Sunday, January 24, 2010

Google street view

Makes my bum look big.
The street view cars went through Victoria this past summer, and I saw them while biking home. The other night I got around to looking for myself (the views went up in December), by slowly panning along Henderson.
There's a front view, with face blurred, and a back view, which sadly needs some bum-blurring technology.

Every now and then I try to educate myself about the Google book settlement, but it never works. Today's article in the Times Colonist (yes, the Victoria newspaper really is called The Colonist) once again rebuffed me. I was sent reeling off, muttering "Agh, bad bad metaphors, agh, you are writers dammit, an analogy is not an argument, agh...."
I wasn't able to read past the second column, where making a book available digitally is likened to stealing a book from a bookshop.
Except not.
There's a difference, okay, between the content of a book (text) and the physical object of a book (paper & glue), which makes this even more complicated. A book-object, unlike jewelry or old coins, has no intrinsic value.
It can have heaps and heaps of extrinsic / assigned value. I see this on the Booksleuth forum, where someone desperately wants the edition of something that they read as a child, as close as possible to that copy they handled, with their jammy thumb-prints on it, ideally. Other readers just want the text, and would be happy to read it on Project Gutenberg.

My for-real job that pays the bills is finding and ordering out-of-print books online. Out of print means that they're often used books, and in no case is the author getting a penny for that sale. Booksellers get something, and that's good, because bookselling is good just as libraries are good, and more people having access to more books is good...
Which seems to lead me to Google books being good. Although it is clearly vastly more complex than that. Possibly more complex than I can understand. Though at least I've heard of the used book market and of interlibrary loan, which puts me ahead of Sergey Brin, who doesn't know about ILLO, as noted by the Avocado back in October.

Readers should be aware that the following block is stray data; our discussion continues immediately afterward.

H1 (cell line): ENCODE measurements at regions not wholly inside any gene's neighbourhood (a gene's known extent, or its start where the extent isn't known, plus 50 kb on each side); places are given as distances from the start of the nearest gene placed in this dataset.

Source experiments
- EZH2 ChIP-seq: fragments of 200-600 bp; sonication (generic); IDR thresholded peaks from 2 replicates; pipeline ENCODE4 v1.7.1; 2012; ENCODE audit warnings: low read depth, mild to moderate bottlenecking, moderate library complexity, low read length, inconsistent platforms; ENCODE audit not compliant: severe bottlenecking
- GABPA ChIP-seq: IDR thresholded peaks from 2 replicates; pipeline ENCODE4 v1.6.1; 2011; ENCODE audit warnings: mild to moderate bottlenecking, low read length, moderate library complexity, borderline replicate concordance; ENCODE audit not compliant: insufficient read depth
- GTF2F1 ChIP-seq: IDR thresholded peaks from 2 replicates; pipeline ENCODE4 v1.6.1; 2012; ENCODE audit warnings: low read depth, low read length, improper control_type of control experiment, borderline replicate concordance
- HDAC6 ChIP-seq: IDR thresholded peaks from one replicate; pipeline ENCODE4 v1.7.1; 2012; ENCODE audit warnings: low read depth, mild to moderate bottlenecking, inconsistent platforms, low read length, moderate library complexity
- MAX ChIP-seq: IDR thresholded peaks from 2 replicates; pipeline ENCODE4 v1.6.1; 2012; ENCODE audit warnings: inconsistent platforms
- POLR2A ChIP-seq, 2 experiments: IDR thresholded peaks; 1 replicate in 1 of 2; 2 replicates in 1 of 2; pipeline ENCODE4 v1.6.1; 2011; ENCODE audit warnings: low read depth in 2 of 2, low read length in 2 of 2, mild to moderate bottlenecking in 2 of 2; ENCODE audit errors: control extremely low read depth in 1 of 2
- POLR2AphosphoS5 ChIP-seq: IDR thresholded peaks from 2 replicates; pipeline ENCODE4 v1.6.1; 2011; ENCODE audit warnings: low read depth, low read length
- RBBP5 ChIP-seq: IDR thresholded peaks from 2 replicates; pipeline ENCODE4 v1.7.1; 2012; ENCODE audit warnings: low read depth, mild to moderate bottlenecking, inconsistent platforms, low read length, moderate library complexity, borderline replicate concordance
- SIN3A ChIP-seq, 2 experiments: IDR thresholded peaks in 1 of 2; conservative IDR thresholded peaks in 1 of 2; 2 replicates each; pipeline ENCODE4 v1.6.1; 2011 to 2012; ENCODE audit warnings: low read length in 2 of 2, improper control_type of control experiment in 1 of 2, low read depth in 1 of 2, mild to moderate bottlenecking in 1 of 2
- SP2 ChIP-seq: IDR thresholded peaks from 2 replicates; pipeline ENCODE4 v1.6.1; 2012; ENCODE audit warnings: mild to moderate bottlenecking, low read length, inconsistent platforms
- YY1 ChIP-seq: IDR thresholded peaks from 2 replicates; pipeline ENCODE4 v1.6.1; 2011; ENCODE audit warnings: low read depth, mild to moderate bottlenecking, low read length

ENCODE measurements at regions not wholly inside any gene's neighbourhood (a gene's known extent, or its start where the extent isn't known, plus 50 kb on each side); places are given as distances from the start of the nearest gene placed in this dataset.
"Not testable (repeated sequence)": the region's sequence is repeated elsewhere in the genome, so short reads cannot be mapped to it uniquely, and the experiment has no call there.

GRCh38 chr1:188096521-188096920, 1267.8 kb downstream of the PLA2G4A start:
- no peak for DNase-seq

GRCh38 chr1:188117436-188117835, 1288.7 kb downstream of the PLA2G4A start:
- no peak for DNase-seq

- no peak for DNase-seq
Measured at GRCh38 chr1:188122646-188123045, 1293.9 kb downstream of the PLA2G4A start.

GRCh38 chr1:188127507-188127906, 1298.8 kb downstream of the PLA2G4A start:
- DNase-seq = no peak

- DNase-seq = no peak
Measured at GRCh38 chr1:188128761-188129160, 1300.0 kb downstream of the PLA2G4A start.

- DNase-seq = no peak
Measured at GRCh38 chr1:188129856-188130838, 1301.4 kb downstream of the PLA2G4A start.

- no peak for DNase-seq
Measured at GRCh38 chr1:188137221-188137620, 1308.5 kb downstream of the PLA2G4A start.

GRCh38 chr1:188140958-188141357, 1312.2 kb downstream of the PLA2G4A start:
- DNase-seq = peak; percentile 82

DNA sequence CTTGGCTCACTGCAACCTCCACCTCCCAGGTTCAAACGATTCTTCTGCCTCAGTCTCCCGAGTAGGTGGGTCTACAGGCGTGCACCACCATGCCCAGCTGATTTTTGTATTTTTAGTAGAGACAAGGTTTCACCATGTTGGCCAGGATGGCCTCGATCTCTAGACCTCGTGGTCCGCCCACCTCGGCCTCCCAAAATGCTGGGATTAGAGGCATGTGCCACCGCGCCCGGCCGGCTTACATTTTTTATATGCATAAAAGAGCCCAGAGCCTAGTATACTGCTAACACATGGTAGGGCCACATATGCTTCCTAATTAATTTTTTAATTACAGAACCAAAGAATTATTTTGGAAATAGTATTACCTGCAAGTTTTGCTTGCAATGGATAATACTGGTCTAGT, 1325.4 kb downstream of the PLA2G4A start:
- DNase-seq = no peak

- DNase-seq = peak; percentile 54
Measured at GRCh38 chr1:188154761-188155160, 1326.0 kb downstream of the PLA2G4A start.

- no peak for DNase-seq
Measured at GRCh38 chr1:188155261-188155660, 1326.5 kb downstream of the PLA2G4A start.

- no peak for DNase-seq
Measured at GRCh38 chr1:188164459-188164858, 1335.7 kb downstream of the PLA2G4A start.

Brin's on-record cluelessness about real-world availability of OOP books doesn't make me trust that Google knows what it's doing, and the argument-by-bad-metaphor and similar ignoring of the used book market by writers doesn't make me trust that they have a better grasp of what the realistic problems may be.
A writer 'and former lawyer' is quoted at the end of the TC article with what I in my ignorance would call a classic slippery-slope argument:
If they're allowed to get away with this, what else is any huge multinational corporation going to be allowed to get away with?
From Bhopal to books online, what will corporations descend to next?< / sarcasm >
Okay, I'm sorry, that was unfair of me, but the suggestion that corporations haven't been getting away with abuses until now (ie, when they touch on that speaker's rights) kinda reeks of privilege.

Maybe I'll try again to understand the issues, in six months or so. I can make it a regular checkup. But I'm doubting that there will be any real coming to terms. It's sort of like the fanfiction issue, only with the possibility of someone making money.


John said...

My best understanding is that people are unhappy with Google's solution to the "orphan works" problem. Google doesn't want to do the due diligence of finding the copyright owner and getting permission for each other. It wants to invert the process. i.e., for each work, have the author tell Google that the work is not orphaned.

I have to admit that from an engineering viewpoint, it actually makes a lot of sense. It distributes to work out to the people who have the information. A lot of people do a little work rather than one organization doing a lot of work. Unfortunately, "Shoot first and ask permission later" isn't how copyright works.

(Perhaps one solution to this is to simplify copyright law so that the rules in play don't depend on date of initial copyright, and allow copyright to actually expire. If it were easy to determine a work is in public domain and works entered public domain in a timely fashion, orphaned works would be nearly as big an issue.)

batgirl said...

Now, you didn't use any metaphors suggesting that books are like toothpicks or unicorns, and I pretty much understood what you said.

I will at this point confess that on several occasions I have completely photocopied out-of-print children's books and sent those copies to people who could not find a copy for sale under several hundred dollars or at all.
And I did this for free.